Supermarket sale of ‘ugly’ fruit will reduce waste
Supermarket chain Waitrose has begun selling 'ugly' fruit at a discount alongside its unblemished, perfectly formed crop in an effort to reduce food waste.
Traditionally the UK’s major supermarket chains have only stocked ‘perfect’ class 1 fruit and vegetables, which means the produce must pass aesthetic as well as quality tests – every tomato must be round, bananas must curve just the right amount and there must be no ugly blemishes that might offend the eye, if not the palate.
Class 2 produce that does not make the grade usually finds its way into the food processing industry but can be simply dumped, even though it is of equal quality in every respect except its appearance.
Waitrose has seen a gap in the market and a range of ‘ugly’ fruit went on sale this Monday, June 19.
“We have pulled this range together as a range aimed at cooks,” Tom Richardson, Waitrose fruit buyer, told edie.
“The main part of the range are traditional cooks’ ingredients such as Bramley apples & rhubarb.
“There will be seasonal additions such as damsons, gooseberries and quince to this.
“We have simply pulled all these ingredients that we have sold for years under a cook’s brand.
“In addition to this, we have added new specialist cooking fruits like Morrello cherries and Mirabelle plums.
“We did however see an opportunity to bring products into the range such as strawberries and tomatoes that are used widely in cooking.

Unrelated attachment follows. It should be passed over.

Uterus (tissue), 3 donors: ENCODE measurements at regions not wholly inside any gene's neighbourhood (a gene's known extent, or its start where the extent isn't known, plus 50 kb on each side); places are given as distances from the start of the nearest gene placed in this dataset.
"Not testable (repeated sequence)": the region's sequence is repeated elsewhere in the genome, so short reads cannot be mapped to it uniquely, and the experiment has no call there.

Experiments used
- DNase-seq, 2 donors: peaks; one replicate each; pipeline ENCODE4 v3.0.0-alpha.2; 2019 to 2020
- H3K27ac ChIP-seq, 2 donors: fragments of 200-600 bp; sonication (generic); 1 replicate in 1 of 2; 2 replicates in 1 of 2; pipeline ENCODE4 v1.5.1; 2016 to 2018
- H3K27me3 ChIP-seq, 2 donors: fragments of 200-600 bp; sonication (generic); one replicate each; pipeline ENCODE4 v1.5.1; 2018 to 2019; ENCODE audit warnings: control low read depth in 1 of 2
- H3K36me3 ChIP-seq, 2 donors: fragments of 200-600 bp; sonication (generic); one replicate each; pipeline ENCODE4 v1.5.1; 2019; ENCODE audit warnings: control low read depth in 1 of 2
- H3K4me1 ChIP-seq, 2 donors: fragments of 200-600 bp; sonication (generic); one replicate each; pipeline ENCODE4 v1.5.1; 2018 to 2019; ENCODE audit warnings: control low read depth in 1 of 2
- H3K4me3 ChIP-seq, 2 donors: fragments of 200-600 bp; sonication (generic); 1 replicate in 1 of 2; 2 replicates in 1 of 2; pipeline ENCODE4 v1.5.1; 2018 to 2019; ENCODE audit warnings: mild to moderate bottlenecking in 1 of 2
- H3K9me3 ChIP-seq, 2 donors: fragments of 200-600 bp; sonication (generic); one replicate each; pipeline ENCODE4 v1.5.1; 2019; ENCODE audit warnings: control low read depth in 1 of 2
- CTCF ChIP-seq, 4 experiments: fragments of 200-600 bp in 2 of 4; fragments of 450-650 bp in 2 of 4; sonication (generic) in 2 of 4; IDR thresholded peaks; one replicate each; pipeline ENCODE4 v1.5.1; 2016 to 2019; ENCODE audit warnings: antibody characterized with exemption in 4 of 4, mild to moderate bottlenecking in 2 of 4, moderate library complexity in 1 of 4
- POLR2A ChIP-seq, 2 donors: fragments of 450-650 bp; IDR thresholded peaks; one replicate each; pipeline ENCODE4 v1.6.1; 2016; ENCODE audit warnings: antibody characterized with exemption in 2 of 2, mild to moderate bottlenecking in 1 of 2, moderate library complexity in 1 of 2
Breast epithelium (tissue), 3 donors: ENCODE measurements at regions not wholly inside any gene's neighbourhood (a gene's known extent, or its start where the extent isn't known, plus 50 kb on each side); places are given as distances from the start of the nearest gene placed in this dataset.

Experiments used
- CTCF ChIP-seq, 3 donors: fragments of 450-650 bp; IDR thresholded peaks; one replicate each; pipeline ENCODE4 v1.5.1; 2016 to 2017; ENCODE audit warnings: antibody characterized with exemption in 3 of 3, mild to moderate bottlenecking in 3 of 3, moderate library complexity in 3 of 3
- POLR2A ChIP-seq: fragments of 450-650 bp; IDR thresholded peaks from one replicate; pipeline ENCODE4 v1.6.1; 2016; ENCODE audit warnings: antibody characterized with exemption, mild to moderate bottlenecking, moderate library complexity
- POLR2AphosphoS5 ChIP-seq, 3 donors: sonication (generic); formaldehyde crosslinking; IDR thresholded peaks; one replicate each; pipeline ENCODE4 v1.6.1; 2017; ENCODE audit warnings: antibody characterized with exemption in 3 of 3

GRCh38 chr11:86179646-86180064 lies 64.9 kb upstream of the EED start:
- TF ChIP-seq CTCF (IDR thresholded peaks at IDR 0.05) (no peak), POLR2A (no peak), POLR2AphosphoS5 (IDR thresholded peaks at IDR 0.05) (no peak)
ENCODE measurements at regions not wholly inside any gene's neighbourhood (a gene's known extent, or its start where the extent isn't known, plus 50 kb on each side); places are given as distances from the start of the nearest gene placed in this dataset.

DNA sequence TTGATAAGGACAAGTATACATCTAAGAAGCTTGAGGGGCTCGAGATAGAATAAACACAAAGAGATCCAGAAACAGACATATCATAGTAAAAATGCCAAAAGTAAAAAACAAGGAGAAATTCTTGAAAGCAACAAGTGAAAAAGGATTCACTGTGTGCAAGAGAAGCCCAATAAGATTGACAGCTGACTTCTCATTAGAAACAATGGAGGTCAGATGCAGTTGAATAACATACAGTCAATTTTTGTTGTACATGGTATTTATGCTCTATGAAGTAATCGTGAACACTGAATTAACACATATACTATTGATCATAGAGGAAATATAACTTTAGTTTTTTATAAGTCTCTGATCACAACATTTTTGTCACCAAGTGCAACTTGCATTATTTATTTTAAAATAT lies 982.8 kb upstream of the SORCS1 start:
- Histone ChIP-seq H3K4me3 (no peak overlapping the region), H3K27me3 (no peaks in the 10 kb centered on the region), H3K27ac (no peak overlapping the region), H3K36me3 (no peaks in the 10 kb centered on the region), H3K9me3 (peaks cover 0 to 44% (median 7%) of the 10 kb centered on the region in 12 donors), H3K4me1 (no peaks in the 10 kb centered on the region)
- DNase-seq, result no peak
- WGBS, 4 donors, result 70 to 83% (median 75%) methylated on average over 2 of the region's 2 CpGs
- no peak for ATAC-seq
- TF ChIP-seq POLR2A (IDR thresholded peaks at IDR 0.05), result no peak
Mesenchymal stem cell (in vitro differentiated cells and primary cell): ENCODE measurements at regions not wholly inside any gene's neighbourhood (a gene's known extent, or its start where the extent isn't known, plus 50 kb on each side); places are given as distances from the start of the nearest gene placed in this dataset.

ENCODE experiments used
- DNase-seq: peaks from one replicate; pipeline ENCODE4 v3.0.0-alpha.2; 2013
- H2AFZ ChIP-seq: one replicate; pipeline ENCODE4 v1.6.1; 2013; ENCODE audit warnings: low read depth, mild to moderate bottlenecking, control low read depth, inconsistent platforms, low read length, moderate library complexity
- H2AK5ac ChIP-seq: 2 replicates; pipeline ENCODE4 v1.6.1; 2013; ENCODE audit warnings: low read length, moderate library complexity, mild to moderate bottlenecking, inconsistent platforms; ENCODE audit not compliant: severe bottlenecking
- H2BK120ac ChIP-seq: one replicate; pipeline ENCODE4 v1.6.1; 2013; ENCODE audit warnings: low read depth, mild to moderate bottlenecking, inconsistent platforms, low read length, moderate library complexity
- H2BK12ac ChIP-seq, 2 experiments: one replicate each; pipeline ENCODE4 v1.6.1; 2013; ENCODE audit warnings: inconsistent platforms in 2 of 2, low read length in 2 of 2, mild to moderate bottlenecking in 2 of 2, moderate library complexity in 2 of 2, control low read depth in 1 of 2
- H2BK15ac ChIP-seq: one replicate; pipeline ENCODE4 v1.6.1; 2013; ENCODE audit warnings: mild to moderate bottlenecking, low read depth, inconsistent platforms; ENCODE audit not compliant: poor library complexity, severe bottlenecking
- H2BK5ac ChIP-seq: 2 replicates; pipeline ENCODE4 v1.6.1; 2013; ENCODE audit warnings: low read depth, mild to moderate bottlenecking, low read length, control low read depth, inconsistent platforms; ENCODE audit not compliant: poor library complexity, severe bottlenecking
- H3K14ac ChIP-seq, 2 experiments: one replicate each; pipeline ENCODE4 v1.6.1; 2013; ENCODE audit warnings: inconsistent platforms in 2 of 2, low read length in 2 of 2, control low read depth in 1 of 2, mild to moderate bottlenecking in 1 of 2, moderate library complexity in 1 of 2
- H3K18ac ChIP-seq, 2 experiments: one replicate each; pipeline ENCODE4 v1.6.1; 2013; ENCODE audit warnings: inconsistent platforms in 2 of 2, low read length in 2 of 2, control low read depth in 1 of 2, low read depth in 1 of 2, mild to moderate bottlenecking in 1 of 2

“We then thought that as it doesn’t really matter what these look like as you cook them, we can sell more varied fruit in terms of appearance.
“The customer profile of Waitrose is geared towards foodies and those who enjoy cooking so we hope we are providing them with what they require.”
The produce is also likely to appeal to those whose eye for a bargain is stronger than any aesthetic quibbles about mis-shapen produce, as it will be sold at a discounted price.
The large-scale food industry is notoriously wasteful, sending millions of tonnes of waste to landfill every year.
Its rejection of produce that is oddly shaped, the ‘wrong’ colour or has other skin-deep flaws has long been a bone of contention between farmers and vendors – in some cases growers have had up to half of their crop turned down.
The move by Waitrose will go some way to addressing this waste.
“If we are satisfying a customer need then of course this makes financial sense,” said Mr Richardson.
“It also has benefits in terms of crop utilisation. Growers will benefit as there will be a consistent outlet for this fruit, customers will benefit as we fulfil their requirements.”
17 million tonnes of food waste is ploughed into the UK’s landfills every year, with around 4 million tonnes of that being perfectly good to eat.
While the decision taken by Waitrose will not directly impact on the amount of food dumped by the supermarkets themselves, it will go some way towards providing an outlet for produce which might otherwise never have made it onto the shelves – and thus help it escape landfill.
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